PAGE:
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Mirrorless camera

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A mirrorless camera (right) with an exposed sensor, next to a DSLR camera (left) which has a mirror in front of the sensor
Close-up of the lens mount (silver) and image sensor (red) in a mirrorless camera, showing the small gap between the lens and the sensor, with no mirror assembly

A mirrorless camera (sometimes referred to as a mirrorless interchangeable-lens camera, MILC,[1] or digital single-lens mirrorless, DSLM) is a digital camera which, in contrast to DSLRs,[2] does not use a mirror in order to ensure that the image presented to the photographer through the viewfinder is identical to that taken by the camera. They have come to replace DSLRs, which have historically dominated interchangeable lens cameras.[3] Other terms include electronic viewfinder interchangeable lens (EVIL) cameras[1][4] and compact system cameras (CSCs).[1][5]

Lacking a mirror system allows the camera to be smaller, quieter, and lighter.[6]

In cameras with mirrors, light from the lens is directed to either the image sensor or the viewfinder. This is done using a mechanical movable mirror which sits behind the lens.[7] By contrast, in a mirrorless camera, the lens always shines light onto the image sensor, and what the camera sees is displayed on a screen for the photographer. Some mirrorless cameras also simulate a traditional viewfinder using a small screen, known as an electronic viewfinder.[6]

DSLRs can act like mirrorless cameras if they have a "live view" mode, in which the mirror moves out of the way so the lens can always shine onto the image sensor.[8]

Many mirrorless cameras retain a mechanical shutter. Like a DSLR, a mirrorless camera accepts interchangeable lenses. Mirrorless cameras necessarily have worse battery life because they need to power the screen and sensor at all times.[6]

Design

Mirrorless cameras are mechanically simpler than DSLR cameras, and are smaller, lighter, and quieter due to the elimination of the moving mirror. While nearly all mirrorless cameras have a mechanical shutter, many also have an electronic shutter, allowing completely silent operation.[9]

As the image from the lens is always projected onto the image sensor, features can be available which are only possible in DSLRs when the mirror is locked up into "live view" mode. This includes the ability to show a focus-peaking[10] display, zebra patterning, and face or eye tracking.[11] The electronic viewfinder can provide live depth of field preview, can show a poorly-illuminated subject how it would look with correct exposure in real time,[12] and makes it easier to view the results of an exposure in bright sunlight.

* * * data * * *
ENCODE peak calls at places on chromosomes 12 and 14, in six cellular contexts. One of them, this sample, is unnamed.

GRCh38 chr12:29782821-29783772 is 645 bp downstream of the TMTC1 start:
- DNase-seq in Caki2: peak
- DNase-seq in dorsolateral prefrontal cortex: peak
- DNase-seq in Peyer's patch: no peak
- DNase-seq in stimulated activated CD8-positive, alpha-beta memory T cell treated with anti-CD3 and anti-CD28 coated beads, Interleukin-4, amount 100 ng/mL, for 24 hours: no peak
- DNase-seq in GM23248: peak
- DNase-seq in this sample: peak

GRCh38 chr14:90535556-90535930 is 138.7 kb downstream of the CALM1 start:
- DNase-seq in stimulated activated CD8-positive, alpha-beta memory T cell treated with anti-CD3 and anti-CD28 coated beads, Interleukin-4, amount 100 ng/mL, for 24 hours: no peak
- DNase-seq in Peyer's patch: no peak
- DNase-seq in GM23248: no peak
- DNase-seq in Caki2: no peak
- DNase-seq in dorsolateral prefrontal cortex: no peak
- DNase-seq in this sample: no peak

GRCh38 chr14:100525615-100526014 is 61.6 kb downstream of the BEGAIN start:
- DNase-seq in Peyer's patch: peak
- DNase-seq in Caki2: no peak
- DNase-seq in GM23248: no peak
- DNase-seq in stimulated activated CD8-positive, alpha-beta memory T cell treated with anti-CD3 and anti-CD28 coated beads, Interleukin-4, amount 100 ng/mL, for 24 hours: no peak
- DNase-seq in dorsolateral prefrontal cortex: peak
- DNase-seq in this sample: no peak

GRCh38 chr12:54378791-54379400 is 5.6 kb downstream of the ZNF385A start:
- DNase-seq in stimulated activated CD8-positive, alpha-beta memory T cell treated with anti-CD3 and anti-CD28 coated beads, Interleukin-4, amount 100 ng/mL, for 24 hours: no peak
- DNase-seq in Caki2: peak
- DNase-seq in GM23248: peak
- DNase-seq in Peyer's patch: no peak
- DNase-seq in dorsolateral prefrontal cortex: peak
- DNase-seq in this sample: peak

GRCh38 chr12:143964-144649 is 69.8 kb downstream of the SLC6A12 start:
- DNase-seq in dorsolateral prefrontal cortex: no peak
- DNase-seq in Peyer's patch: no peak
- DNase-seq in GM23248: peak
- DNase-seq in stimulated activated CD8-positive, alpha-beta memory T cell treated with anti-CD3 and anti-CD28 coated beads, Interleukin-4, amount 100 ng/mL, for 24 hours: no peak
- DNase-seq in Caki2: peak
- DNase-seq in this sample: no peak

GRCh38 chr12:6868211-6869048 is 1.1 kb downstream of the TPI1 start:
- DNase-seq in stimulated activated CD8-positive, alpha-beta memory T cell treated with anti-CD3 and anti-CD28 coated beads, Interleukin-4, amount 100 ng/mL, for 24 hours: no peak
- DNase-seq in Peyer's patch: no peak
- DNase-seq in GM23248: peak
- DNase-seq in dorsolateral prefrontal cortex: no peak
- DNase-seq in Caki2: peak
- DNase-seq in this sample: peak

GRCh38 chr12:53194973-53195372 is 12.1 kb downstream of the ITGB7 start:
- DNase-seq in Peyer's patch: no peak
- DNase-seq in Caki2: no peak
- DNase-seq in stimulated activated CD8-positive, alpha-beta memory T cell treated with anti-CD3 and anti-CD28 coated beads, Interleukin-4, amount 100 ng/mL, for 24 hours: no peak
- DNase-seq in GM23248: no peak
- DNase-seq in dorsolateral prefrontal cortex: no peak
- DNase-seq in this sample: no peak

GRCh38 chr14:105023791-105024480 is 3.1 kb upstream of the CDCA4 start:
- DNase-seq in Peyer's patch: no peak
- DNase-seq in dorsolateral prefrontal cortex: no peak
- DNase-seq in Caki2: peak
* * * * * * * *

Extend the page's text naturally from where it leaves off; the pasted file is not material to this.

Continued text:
With the latest phase-detect autofocus available on some mirrorless cameras, the autofocus speed and accuracy of some models has been shown to be as good as DSLRs. But mirrorless cameras have shorter battery life than DSLRs due to prolonged use of LCD and/or OLED viewfinder displays, and often smaller buffers (to save battery).[13] On-sensor autofocus is free of the adjustment requirements of the indirect focusing system of the DSLR (which relies on a separate autofocus sensor located below the reflex mirror), and as of 2018 mirrorless cameras could shoot with phase-detect autofocus at up to 20 frames per second using up to 693 focus points—a number far exceeding what was available on any DSLR.[14] However, on-sensor phase detection autofocus (except for Canon's Dual Pixel Autofocus) repurposes pixel sites for autofocus acquisition, so that image data is partially or entirely missing for the autofocus "pixels", which can cause banding artifacts in the final image.[15]

History

Pentax Q
Ricoh GXR
Samsung NX10
Panasonic Lumix DMC-G1
Canon EOS R5

The term mirrorless came into use in order to describe Micro Four Thirds cameras when they were announced in 2008, especially as the first Micro Four Thirds camera, the Lumix G1, was designed to be as similar to a DSLR as possible.[16] There are other terms that were created, too, but mirrorless became the most popular.[17]